Pleasantville (New Line) uses comedy to deal with the value conflicts which continue to divide Americans. The film sides with free spirits and the spiritual practice of transformation, sending the message: don't trust or join any group, organization, or community that is frightened of change or that wants a monochrome world. Follow your bliss. Express your deepest and truest emotions. And never fail to celebrate the many-colored splendors of your true spirit!
Patch Adams (Universal) is an inspiring drama based on the book "Gesundheit: Good Health Is a Laughing Matter" by Hunter Doherty Adams with Maureen Mylander. It presents the true story of a Virginia medical student who breaks all the rules by daring to proclaim that the best medicine for patients is listening, love, compassion, laughter, and play. This exuberant and enthusiastic character, more than any other screen hero in 1998, demonstrates the spiritual practice of zeal being aroused by life.
TEN MORE RECOMMENDED FILMS
Although the following films did not make our Top Ten list, they are highly recommended because they, too, model practices of the spiritual life.
Mrs. Dalloway (First Look) is a deeply sensitive screen adaptation of Virginia Wolff's novel focusing on one day in the life of an emotionally cool upper class English woman. The film portrays the spiritual way in which despite social and psychological differences we are all connected.
Simon Birch (Buena Vista) is true to the spirit of John Irving's beloved novel ("A Prayer for Owen Meany") about a pint-sized curmudgeon who believes he has been put on earth as "God's instrument." The film offers a rare and wonderful testament to the ardor and resilience of faith.
Babe: Pig in the City (Universal) champions the cause of some homeless animals. Once again the little pig comes across as a great moral exemplar of kindness. He always sees the good in others. He is generous and self-sacrificing. You just gotta love him.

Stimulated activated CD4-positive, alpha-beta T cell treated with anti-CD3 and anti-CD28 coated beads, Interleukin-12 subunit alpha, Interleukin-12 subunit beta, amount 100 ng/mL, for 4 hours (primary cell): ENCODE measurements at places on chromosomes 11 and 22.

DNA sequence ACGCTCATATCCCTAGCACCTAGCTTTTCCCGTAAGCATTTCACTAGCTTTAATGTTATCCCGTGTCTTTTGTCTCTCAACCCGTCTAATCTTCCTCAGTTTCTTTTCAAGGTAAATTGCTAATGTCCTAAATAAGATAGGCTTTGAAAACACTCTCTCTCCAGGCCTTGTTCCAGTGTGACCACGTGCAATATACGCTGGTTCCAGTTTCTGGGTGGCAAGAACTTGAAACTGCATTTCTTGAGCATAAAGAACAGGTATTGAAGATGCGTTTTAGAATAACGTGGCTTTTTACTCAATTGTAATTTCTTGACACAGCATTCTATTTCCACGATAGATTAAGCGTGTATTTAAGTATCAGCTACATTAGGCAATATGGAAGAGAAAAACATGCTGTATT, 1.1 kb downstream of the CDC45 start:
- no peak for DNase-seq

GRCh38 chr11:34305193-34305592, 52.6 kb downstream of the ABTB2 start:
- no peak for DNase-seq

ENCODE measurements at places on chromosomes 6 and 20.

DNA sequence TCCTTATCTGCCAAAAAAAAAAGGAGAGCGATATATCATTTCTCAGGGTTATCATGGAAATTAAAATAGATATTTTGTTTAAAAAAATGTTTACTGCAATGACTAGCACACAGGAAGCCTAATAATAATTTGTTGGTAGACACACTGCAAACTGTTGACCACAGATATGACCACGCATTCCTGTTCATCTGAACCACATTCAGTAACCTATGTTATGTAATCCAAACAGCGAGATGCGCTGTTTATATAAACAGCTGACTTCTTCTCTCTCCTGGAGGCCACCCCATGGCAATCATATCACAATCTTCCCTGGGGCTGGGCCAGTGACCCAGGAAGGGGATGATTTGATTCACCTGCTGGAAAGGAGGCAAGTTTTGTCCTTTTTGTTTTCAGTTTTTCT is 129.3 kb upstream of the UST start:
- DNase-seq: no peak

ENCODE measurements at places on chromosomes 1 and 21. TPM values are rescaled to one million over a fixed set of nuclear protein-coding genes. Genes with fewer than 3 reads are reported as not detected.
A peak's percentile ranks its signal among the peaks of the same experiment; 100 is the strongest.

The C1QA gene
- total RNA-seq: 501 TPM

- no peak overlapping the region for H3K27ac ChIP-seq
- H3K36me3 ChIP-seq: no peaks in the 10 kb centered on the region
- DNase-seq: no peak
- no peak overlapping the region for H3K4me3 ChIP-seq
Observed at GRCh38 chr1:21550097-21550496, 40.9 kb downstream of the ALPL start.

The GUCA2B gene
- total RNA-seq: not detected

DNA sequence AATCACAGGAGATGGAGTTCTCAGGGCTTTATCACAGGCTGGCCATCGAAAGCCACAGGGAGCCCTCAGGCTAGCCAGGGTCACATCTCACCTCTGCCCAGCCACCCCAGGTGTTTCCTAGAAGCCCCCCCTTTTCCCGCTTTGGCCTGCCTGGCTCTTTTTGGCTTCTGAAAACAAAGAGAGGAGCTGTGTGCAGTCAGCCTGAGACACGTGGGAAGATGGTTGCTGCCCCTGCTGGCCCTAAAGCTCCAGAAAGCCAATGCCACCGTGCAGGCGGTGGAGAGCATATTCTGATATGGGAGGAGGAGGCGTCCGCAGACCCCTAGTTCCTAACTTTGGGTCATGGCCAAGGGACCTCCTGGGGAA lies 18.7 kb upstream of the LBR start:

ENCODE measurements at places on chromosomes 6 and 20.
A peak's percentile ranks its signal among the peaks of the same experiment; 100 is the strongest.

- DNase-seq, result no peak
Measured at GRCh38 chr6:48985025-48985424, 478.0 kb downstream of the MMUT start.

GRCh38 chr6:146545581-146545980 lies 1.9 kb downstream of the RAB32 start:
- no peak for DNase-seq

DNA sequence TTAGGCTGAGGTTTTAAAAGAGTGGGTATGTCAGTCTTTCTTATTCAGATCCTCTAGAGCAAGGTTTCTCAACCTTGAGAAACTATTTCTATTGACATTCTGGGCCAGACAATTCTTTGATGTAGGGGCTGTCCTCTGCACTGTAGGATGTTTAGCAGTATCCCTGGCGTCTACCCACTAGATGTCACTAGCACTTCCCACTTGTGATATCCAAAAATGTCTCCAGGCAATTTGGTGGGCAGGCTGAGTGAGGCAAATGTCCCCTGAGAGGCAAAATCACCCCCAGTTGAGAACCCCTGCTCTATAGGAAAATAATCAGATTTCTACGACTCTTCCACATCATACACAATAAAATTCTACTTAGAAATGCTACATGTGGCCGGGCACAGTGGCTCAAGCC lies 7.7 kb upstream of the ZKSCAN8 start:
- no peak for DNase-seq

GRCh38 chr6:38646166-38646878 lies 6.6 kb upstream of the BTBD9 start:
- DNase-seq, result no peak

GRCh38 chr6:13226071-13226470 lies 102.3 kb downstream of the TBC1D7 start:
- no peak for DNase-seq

The Big One (Miramax) is a feisty and clever documentary in which satirist Michael Moore ("Roger and Me") travels across America on a book tour for his bestselling "Downsize This." In different cities, he tries to get corporate executives to explain why they are laying off thousands of workers when their companies are making staggering profits. The rich are different, he proves, and right now they are very busy widening the gap between the haves and the h ave-nots with a vengeance.
The Eel (New Yorker) is a powerful and convincing Japanese drama about the beginning of a relationship between two souls who are trying to move beyond the wounds of the past. They water the precious seeds of love slowly, with respect.
Life Is Beautiful (Miramax) is an Italian film about a Jewish father who creates an elaborate game in order to keep his young son's mind off the harsh reality of suffering and death going on around them in a concentration camp. This comedy reveals how laughter can set the spirit free even in the most dire circumstances.
Passion in the Desert (Fine Line) is an exotic movie that stops you in your tracks and transports you to a strange and compelling realm somewhere between dream and reality. A soldier's encounter with the mysterious and dangerous world of a wild leopard challenges us to reverence the otherness of animals.
The Truman Show (Paramount) is tailor-made for our era of celebrity spectacles, theme parks, and the incursion of pop culture into all aspects of our lives. This quest drama speaks to the yearnings we all have to explore a wider world, to smash our self-imposed chains of fear, and to find the kind of love that makes our hearts turn somersaults.
Wide Awake (Miramax) is an enchanting film about a fifth grader at a Catholic school who decides to go on a quest to find God following the death of his beloved grandfather. This wonder-filled drama proves that questions can be powerful allies on a spiritual journey.
Clockwatchers (BMG Independents) is about the funny, poignant, scary, and outrageous things that happen in the work-a-day world. It boldly dares to go where so few American films ever venture into the everyday lives of women doing menial jobs. It is hard for them to hold on to any self-esteem when they are subjected to the insecurities of temp jobs and are treated like lowlifes in the office.